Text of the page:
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The Unexpected Health Benefits Of Sleeping Naked, According To Science
By Melissa Goh, 16 Mar 2016
According to sleep-tech company Airweave, 52% of American sleep partially clothed, 31% sleep fully clothed, and 17% go unclothed, which almost fairly divides the number of people who would and would not choose to sleep naked.
Science.Mic dives deeper to find out which option is best for your health.
“Sleeping naked is obviously more conducive to cooling down than, say, a thick flannel pajama set. But some pajamas are OK.”
Shawn Stevenson, author of Sleep Smarter says, it is important to let our body cool down during sleep, which will help in lowering our blood pressure and activate its rest and digest system, also known as parasympathetic nervous system. If we need to sleep in clothes, Stevenson suggests keeping it light, simple and loose fitting.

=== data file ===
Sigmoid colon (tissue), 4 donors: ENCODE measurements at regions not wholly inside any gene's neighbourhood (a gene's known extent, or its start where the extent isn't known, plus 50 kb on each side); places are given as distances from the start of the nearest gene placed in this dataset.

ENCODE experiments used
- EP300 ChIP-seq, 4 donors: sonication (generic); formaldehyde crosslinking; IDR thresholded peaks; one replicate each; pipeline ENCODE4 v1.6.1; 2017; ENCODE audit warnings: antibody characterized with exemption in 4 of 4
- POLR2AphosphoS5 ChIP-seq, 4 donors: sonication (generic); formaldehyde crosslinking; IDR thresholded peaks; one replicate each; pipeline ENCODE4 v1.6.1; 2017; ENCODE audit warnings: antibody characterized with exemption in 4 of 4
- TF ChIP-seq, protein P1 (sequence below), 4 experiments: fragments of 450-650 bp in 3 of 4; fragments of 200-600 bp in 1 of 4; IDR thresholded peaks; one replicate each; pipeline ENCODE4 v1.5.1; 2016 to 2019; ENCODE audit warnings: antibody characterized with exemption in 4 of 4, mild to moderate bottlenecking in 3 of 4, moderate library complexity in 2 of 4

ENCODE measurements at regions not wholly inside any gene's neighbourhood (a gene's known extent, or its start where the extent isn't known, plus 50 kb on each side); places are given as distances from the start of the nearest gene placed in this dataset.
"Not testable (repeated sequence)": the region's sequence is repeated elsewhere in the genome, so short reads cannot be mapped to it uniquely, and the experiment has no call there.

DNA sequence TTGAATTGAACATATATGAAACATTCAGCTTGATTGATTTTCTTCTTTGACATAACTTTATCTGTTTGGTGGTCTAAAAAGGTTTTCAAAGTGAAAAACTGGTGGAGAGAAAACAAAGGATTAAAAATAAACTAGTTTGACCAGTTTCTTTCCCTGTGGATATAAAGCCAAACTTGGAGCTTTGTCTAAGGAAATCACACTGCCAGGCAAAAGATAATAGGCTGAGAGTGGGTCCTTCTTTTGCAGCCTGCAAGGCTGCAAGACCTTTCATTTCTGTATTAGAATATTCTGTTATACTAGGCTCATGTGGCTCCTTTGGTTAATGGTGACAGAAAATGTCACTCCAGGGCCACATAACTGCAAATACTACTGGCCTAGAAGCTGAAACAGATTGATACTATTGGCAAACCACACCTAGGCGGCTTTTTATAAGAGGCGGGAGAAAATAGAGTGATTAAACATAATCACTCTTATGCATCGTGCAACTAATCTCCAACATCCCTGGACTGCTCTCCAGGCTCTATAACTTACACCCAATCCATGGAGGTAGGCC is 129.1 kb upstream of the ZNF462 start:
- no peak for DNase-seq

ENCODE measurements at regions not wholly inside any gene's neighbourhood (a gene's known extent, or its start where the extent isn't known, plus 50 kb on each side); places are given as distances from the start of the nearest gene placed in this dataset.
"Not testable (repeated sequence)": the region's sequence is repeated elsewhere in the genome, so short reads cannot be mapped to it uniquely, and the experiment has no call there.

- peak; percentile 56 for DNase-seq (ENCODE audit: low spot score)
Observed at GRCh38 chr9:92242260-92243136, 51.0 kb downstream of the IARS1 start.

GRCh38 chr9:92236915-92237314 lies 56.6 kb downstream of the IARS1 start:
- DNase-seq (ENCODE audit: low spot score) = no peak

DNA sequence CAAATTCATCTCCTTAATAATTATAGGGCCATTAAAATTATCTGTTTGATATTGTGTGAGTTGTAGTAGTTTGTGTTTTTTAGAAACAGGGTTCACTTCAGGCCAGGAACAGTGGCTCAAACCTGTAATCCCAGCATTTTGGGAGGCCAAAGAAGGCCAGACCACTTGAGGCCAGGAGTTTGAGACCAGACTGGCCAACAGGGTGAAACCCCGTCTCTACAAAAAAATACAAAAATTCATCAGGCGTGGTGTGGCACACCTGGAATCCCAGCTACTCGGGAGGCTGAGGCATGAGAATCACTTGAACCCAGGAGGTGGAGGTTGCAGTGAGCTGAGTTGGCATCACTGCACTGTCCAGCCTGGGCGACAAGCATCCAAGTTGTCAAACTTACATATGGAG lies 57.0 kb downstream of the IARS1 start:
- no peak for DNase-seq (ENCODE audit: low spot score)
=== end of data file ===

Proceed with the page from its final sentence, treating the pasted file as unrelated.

“If sleeping naked helps with thermoregulation — if it helps keep your core body temperature low when it's supposed to be low — it would help you fall asleep and sustain deep sleep”.
Theresa Fisher, science editor at Van Winkle is also in favor of sleeping naked for its health benefits. However, if sleeping naked causes anxiety, it will probably override the physiological benefits.
Dr Donnica Moore told Huffington Post, it is a matter of preference. If you are sleeping in underwear, opt for cotton so that it remains breathable and decreases the risk of moisture building up, which can cause yeast or bacterial infection.
Head over here to read more benefits of sleeping naked alone, or with a partner.
[via Science.Mic, Shutterstock]
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